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Principal Project

Bridging the translational divide from cells to patients: toward reliable neuro-markers of Batten disease

Kuan Wang, Ph.D., Research Project Director
John Foxe, Ph.D., Research Project Co-Director
Jonathan Mink, M.D., Ph.D., Project Co-Investigator
Heather Adams, Ph.D., Project Co-Investigator
Edmund Lalor, Ph.D., Project Co-Investigator
Tufikameni Brima, Ph.D., Study Coordinator

 

The Neuronal Ceroid Lipofuscinoses (NCL) are a group of neurodevelopmental diseases categorized as autosomal recessive lysosomal storage disorders, and are characterized by intracellular accumulation of ceroid lipofuscin. Clinical features include vision loss, seizures, motor decline, and progressive dementia. CLN3 disease (classic Juvenile Neuronal Ceroid Lipofuscinosis, JNCL) is one of the most common types of NCL, and results from mutations in the CLN3 gene on chromosome 16. Individuals with CLN3 disease experience progressive cognitive decline over late childhood and early adolescence. The precise neuropathologic bases of this decline are not yet well understood and objective neurologic biomarkers (neuromarkers) of disease progression are not currently available. There is a critical need for such markers to provide more sensitive outcome measures against which to test the effectiveness of therapeutic approaches currently in development, and to aide in the objective staging of disease progression.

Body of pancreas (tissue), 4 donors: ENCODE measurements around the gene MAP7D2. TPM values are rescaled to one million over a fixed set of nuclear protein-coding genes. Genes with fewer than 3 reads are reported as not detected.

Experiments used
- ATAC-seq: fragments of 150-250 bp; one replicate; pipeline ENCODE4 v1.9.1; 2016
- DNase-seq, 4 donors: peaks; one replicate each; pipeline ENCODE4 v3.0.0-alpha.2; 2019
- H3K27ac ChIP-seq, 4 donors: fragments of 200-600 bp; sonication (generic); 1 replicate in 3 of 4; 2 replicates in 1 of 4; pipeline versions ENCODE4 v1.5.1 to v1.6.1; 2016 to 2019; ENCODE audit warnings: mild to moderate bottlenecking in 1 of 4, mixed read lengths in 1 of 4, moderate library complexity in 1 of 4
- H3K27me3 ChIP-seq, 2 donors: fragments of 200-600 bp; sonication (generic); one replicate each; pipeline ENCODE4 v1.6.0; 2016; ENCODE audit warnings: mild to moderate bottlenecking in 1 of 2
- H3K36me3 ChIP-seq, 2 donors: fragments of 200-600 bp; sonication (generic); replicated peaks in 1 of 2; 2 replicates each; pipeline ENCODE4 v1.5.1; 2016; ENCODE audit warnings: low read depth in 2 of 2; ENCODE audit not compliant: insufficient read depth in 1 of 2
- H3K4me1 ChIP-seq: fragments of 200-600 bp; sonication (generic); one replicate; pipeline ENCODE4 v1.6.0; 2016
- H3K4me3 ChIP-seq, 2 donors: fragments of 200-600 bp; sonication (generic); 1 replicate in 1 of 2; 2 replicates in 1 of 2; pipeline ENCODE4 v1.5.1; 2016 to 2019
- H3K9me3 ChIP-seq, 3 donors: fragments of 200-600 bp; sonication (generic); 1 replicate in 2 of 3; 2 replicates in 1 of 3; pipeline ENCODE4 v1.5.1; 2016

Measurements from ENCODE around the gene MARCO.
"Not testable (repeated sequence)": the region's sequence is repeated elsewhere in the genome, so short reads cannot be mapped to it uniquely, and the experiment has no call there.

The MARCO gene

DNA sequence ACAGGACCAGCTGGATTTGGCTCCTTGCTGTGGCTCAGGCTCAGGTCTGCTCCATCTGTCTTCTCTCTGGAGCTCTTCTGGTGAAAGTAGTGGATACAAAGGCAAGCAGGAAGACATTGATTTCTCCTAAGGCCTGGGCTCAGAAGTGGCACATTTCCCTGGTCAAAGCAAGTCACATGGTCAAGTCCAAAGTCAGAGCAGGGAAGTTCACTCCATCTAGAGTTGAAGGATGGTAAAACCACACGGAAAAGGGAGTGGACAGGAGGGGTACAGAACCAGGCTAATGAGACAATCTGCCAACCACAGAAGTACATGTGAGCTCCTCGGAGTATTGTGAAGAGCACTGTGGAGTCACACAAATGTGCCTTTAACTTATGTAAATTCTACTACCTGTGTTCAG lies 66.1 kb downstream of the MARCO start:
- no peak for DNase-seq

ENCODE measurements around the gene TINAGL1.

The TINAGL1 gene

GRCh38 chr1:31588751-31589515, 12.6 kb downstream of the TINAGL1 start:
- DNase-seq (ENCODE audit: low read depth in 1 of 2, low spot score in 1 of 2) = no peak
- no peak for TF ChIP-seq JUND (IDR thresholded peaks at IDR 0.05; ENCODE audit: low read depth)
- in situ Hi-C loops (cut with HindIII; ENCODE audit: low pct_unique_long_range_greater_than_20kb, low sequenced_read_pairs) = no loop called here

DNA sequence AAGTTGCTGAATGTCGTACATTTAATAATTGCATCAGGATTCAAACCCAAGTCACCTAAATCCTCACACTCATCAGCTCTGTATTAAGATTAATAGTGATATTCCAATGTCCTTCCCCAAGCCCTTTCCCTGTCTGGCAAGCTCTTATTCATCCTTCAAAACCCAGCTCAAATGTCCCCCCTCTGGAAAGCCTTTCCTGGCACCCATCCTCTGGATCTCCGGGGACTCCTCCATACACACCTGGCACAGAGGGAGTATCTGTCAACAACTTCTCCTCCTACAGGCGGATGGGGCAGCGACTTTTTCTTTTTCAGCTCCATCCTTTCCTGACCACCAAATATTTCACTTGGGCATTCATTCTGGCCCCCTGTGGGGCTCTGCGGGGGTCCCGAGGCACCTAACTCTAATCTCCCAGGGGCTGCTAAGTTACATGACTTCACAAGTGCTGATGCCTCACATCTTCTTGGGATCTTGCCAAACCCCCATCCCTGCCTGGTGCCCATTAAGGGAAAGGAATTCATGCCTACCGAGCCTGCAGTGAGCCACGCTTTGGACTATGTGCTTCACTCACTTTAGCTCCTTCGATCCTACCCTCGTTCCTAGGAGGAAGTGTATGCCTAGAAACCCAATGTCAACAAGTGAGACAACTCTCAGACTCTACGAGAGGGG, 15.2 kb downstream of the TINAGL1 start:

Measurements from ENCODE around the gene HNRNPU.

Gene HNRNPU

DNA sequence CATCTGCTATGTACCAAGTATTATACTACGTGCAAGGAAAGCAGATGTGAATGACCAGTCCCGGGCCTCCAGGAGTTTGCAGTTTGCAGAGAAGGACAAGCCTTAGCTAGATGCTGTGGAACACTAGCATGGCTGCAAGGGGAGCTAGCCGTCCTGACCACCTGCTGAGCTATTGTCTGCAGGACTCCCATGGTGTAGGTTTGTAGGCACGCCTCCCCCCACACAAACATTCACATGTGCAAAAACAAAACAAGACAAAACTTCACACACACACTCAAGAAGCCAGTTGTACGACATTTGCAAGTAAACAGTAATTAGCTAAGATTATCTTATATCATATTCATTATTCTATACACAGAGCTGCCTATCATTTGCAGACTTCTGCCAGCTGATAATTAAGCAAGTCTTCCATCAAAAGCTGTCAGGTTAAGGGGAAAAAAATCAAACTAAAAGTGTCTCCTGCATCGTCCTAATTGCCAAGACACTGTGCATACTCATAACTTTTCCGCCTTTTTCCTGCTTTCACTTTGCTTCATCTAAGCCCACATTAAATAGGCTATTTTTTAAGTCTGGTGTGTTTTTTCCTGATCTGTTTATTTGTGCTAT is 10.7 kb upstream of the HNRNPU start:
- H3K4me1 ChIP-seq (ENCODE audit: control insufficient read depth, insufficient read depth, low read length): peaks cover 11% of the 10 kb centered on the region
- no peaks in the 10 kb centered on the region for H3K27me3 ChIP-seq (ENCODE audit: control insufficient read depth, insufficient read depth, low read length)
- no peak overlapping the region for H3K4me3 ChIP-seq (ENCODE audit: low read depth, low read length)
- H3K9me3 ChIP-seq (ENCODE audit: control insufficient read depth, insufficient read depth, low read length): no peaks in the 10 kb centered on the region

The project takes a translational, three-pronged approach to development of reliable neuromarkers for persons with Batten disease, and in parallel, extends two murine models of CLN3 disease to enhance efforts to understand the underlying cellular mechanisms of the disease. Aim 1 of this project builds on our extensive pilot work in which we identified disease-specific patterns of change in the auditory evoked potentials (AEPs) of children with neuronal ceroid lipofuscinosis (NCLs). In Aim 2, we re-deploy EEG measures of auditory perception that were used in our CLN3 human participants (Aim 1) in a pair of murine models of CLN3 disease. In Aim 3, we focus on the cellular mechanisms that lead to neuronal loss with particular attention paid to auditory processing networks. This work is built on the foundational work of our UR Batten’s Center (URBC), the home of the nation’s largest CLN3 disease patient registry and natural history study, which positions the UR-IDDRC team to deploy its biomarkers into clinical trials as the proposed research project herein yields actionable results.